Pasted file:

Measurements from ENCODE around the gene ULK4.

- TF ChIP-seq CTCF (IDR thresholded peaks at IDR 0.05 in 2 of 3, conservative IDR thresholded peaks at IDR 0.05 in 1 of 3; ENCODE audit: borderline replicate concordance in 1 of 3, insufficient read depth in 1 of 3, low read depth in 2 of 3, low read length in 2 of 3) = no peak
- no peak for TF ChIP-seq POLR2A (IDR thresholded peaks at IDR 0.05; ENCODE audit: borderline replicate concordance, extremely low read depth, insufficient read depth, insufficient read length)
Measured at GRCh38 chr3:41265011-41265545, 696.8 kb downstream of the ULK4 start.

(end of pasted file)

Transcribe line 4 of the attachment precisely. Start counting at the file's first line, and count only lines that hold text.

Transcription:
Measured at GRCh38 chr3:41265011-41265545, 696.8 kb downstream of the ULK4 start.